We know that it isn’t easy to stop smoking. A recent poll shows that three-fifths of people who resolve to quit smoking start again before a month has passed.
If you’ve decided to quit cigarettes and you need a bit more motivation to keep going, then read this blog post. This month, we’ll be discussing the effect of smoking on your dental health. Specifically, we’ll look at the various oral health problems that smoking can cause: stains, dry mouth, bad breath, gum disease, oral cancer and diminished taste.
Cigarettes can stain your teeth, causing them to become an unsightly yellow or brown colour. While it’s possible to remove these stains if they’re only on the surface, it’s much harder to get rid of stains that have penetrated inside the tooth. Prevention is always better than cure – so stop smoking before the stains build up!
Reduced blood flow to your gums
Smoking not only causes stains; it also reduces the blood flow to your gums. This alone can have several effects on your oral health.
Firstly, reduced blood flow means that your gums won’t be able to fight off infection and plaque as well as they should. This means you’ll have a higher risk of gum disease. Secondly, it means that your gums will heal slower than normal. And thirdly, reduced blood flow means that you might not even notice you have gum disease. This is because reduced blood flow masks one of the most obvious signs of gum disease: bleeding gums.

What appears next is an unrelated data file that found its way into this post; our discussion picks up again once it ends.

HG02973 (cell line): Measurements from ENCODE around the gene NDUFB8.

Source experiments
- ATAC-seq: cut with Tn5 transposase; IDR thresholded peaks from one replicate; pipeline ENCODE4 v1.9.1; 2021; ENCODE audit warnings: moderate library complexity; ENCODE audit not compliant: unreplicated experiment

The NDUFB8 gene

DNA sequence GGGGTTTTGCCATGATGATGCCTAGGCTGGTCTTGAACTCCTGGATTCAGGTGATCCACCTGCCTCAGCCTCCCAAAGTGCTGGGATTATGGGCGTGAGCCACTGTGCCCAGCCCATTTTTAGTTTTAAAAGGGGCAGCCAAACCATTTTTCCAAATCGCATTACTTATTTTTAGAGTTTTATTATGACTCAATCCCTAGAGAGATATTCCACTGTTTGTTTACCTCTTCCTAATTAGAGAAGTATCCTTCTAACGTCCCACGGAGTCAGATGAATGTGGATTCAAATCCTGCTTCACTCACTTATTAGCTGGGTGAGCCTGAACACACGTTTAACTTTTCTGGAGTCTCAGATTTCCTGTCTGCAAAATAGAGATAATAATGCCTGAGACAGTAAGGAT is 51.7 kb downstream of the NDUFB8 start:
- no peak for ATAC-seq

Smoking causes bad breath, also known as “smoker’s breath”. It’s often particularly bad in the morning.
Oral cancer is another possible effect of smoking. In fact, most cases of oral cancer in the UK are caused by smoking. This is why it’s important to visit the dentist regularly for oral cancer checks if you’re a smoker.
Another problem that smoking can cause is dry mouth. This is a condition where your mouth doesn’t make enough saliva. It can lead to tooth decay and gum disease because your mouth needs saliva to fight off bacteria.
A diminished sense of taste
As if you didn’t need any more reasons to quit cigarettes, you should know that smoking also diminishes your sense of taste and makes food less palatable.
Smoking can have lots of bad effects on your oral health. There’s stains, bad breath, dry mouth, and even an increased risk of oral cancer. These reasons alone should be enough to make you want to quit smoking.
We know it’s not easy to quit smoking. But we think it’s well worth the effort when you keep in mind the positive effects on your dental health. Your teeth will be healthier and you’ll ever have a nicer smile to boot.
If you’d like to speak to a professional about the effect of smoking on your oral health, please make an appointment with a dentist.